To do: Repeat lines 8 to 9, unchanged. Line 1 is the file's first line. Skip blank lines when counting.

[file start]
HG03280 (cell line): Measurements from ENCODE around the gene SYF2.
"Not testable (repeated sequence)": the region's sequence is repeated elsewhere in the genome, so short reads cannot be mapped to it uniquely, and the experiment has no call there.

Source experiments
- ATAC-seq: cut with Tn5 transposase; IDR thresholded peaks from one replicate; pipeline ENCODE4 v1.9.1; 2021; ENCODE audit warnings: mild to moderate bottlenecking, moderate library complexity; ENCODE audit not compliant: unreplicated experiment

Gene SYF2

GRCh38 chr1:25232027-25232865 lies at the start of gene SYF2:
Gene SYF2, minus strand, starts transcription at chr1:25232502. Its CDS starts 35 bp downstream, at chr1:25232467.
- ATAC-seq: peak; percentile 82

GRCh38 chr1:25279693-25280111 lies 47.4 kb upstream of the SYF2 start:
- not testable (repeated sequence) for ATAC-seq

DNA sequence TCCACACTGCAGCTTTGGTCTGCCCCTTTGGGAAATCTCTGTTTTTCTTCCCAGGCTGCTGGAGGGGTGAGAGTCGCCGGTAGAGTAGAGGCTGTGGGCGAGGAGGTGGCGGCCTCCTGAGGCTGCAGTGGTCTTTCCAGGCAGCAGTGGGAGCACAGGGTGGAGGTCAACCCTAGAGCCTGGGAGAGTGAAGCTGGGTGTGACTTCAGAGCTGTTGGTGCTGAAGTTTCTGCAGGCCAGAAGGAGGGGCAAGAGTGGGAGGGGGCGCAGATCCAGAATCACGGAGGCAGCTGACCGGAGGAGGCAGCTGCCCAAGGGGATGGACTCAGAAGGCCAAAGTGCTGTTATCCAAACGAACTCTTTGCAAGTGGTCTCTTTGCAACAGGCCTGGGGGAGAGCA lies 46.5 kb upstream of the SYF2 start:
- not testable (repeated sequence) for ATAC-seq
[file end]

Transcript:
- ATAC-seq: peak; percentile 82

GRCh38 chr1:25279693-25280111 lies 47.4 kb upstream of the SYF2 start: